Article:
I tutor a 9th grader three times a week. To say it was life-changing would be an understatement. Saying I’m busy has a new meaning now. I’m helping her.
It’s strange being transported back into this high school world; the world where you have to dress to impress, slink your shoulders to your ears, run after your crush and deal with your annoying mom. Grounding is your worst fear. Not seeing your friends after school is another. Forget about jobs, forget about responsibility, but remember your backpack and your algebra homework. School punches you in the face as your mom is yelling at you to do your homework.
Now I wish my mom would yell at me to do something, yell at me to give me some sort of direction. Being aimless in your 20’s makes you miss when your mom made you dinner every night.
So here are a couple things I learned from my 9th grader, a very fiesty, unique breed of a human, that makes me laugh every Monday, Tuesday, Thursday.
- Always fight for what you believe in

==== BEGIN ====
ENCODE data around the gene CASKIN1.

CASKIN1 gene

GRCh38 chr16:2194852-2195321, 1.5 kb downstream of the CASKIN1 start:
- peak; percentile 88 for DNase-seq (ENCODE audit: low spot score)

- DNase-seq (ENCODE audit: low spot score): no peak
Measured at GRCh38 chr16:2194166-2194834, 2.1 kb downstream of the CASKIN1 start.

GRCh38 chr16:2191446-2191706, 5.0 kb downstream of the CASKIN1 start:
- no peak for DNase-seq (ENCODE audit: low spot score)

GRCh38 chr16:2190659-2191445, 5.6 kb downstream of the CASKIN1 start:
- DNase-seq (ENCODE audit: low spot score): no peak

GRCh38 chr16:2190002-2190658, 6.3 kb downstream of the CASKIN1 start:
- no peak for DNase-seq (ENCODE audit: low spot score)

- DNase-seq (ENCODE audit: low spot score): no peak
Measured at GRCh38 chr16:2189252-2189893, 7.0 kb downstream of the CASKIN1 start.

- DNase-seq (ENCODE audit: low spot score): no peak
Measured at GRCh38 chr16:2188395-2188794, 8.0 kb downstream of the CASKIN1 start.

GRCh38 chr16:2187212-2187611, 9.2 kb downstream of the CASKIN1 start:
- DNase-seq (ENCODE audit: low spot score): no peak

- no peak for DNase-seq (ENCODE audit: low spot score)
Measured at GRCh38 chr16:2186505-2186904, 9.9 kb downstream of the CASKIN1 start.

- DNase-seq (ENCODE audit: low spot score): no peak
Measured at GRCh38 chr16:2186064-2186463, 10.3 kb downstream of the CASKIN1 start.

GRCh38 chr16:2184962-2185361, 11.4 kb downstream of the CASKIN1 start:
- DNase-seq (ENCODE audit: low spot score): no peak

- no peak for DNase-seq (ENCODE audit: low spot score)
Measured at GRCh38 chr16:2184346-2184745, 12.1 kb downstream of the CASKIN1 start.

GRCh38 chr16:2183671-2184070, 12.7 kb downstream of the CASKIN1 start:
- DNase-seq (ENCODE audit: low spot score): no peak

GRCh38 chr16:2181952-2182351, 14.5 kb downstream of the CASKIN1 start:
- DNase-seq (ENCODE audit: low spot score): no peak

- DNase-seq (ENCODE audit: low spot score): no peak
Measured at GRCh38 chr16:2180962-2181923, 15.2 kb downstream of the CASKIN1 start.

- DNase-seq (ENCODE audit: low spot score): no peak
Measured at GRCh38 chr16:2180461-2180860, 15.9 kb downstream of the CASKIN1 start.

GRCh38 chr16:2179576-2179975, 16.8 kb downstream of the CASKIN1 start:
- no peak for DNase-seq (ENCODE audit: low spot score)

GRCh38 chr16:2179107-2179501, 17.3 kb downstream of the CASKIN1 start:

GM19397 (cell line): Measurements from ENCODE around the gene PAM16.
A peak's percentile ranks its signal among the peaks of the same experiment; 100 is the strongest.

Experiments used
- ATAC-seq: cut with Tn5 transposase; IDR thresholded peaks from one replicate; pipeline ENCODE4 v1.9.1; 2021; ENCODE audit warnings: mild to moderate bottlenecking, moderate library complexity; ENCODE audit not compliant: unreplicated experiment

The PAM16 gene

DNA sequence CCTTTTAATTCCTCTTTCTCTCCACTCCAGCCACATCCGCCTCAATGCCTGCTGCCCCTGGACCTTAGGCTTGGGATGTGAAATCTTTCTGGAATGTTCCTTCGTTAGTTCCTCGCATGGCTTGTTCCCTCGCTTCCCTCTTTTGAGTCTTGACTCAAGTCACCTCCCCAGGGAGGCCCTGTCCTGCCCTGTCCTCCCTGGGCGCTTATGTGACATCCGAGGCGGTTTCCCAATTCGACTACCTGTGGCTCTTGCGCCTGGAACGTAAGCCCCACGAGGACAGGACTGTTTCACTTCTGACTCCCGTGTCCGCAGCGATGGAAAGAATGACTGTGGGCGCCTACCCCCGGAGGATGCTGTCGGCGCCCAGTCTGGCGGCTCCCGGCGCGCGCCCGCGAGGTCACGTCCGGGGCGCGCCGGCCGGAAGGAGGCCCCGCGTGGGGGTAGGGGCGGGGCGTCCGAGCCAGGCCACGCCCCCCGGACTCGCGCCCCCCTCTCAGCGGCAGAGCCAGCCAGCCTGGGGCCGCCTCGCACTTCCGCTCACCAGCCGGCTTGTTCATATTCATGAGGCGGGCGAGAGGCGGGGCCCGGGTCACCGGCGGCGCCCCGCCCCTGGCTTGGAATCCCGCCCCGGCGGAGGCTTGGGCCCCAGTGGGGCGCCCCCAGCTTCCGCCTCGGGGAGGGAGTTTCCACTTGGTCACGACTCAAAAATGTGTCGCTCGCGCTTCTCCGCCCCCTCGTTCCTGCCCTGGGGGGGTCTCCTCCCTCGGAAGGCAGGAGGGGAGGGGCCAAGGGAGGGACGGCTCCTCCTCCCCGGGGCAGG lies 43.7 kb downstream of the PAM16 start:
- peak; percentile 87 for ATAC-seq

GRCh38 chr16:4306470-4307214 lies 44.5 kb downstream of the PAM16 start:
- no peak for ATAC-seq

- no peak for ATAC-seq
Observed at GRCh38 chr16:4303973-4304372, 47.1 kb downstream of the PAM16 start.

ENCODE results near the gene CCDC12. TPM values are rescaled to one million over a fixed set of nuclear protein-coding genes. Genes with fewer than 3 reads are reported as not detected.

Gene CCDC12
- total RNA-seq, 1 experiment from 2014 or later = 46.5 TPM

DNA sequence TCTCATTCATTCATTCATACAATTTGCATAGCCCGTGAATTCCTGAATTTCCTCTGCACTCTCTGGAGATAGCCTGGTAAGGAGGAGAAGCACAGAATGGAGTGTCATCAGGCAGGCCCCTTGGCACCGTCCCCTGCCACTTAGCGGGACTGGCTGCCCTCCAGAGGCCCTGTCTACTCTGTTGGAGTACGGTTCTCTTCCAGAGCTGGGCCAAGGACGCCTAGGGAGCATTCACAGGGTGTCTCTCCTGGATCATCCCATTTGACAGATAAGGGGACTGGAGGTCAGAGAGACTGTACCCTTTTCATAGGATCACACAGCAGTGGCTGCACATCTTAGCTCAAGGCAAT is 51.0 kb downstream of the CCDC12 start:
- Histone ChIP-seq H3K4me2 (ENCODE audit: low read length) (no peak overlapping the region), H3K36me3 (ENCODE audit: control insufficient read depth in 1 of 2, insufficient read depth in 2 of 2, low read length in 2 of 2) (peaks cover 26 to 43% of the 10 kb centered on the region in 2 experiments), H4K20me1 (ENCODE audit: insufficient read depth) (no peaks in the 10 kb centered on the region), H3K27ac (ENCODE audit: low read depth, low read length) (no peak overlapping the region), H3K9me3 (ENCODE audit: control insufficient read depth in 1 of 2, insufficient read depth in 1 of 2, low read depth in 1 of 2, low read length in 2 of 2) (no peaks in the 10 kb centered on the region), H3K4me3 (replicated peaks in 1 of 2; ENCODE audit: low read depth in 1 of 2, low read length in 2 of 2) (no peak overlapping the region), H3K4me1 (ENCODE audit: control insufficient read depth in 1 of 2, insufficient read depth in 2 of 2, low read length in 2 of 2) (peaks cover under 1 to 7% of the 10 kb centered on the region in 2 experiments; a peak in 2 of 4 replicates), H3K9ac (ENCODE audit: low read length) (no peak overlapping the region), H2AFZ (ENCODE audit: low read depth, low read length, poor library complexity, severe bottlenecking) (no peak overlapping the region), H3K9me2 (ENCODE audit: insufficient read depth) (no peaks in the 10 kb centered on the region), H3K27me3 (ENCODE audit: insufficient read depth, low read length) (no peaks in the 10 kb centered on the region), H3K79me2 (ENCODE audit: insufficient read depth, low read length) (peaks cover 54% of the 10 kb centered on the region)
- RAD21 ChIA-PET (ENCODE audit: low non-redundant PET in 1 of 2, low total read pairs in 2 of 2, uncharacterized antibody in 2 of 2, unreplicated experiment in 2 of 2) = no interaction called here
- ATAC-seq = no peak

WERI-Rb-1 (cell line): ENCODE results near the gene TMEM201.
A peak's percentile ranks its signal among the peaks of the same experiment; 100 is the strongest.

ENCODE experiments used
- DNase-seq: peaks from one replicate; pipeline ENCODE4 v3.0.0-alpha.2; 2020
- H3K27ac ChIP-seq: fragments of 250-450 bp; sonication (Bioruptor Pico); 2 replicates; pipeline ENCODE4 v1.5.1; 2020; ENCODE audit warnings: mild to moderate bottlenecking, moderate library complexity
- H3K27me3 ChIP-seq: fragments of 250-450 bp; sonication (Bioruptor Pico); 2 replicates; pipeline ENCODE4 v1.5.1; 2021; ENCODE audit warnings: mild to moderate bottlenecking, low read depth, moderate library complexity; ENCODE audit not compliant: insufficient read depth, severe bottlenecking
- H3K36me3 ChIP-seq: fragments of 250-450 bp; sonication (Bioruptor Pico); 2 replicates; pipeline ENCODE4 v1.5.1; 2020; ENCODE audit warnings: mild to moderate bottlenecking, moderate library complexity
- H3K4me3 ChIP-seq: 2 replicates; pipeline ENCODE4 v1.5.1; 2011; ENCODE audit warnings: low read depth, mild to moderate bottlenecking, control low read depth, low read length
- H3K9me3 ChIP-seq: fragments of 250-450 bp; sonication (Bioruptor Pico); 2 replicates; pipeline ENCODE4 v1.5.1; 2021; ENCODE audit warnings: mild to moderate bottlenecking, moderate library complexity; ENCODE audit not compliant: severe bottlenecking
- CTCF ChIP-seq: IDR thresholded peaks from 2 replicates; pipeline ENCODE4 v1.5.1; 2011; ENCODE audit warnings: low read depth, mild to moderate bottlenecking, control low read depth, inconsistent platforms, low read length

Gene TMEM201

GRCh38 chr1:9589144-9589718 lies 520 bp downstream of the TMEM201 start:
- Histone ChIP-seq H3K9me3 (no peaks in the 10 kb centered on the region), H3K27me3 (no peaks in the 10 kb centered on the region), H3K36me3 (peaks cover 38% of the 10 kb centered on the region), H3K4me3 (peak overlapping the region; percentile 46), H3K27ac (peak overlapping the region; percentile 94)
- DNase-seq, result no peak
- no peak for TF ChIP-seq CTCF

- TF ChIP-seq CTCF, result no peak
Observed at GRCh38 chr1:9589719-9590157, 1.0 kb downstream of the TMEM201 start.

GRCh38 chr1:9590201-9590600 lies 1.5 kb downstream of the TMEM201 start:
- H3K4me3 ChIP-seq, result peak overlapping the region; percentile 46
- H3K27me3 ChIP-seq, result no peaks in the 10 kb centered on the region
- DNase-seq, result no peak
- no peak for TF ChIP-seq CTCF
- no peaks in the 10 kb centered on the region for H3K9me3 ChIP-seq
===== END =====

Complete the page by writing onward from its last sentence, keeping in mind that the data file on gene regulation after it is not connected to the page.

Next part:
My 9th grader believes that this girl is a snake for kissing her ex-boyfriend. She went right up to her and told her, loudly. She’s learning to be upfront about her feelings.
- Anything is a toy (and a weapon), therefore, everything is fun
The first thing my 9th grader said when I sat down was that she was “babysitting.” Then, I met “LaQueesha,” one long string of pink plastic beads. She told me she whipped the string at the windows during Spanish class to stop a fight that was ensuing between two girls. She walked around with it touching the floor. She told me it could stand. LaQueesha can even walk. She whipped LaQueesha at the boys who bullied her.
- Always stand up for yourself
Beverly Hills High School is the jungle according to my 9th grader. Anyone that tries to “try” her, she makes sure they’re intimidated by her. Her face rests in aggression. Girls that whisper about her red hair will be “tried.” She tries, yet she’s never thrown a punch.
- Don’t care about what anyone thinks of you, just be yourself
She carries around a backpack with holes that reeks of old lunches and hot cheetos. She uses the names of her enemies to memorize her Spanish vocabulary. She gets distracted by her two pitbulls everytime I utter the word “biology homework.” Her first car, she says, will be a white van.
I think the biggest thing I’ve learned from tutoring her is the world is huge but some themes are universal. High school is hard, no matter what state or country you’re from. Being 14 is the combination of being a child and an adult, which is like driving blind down a freeway. I’m just happy I can be here to hold her hand.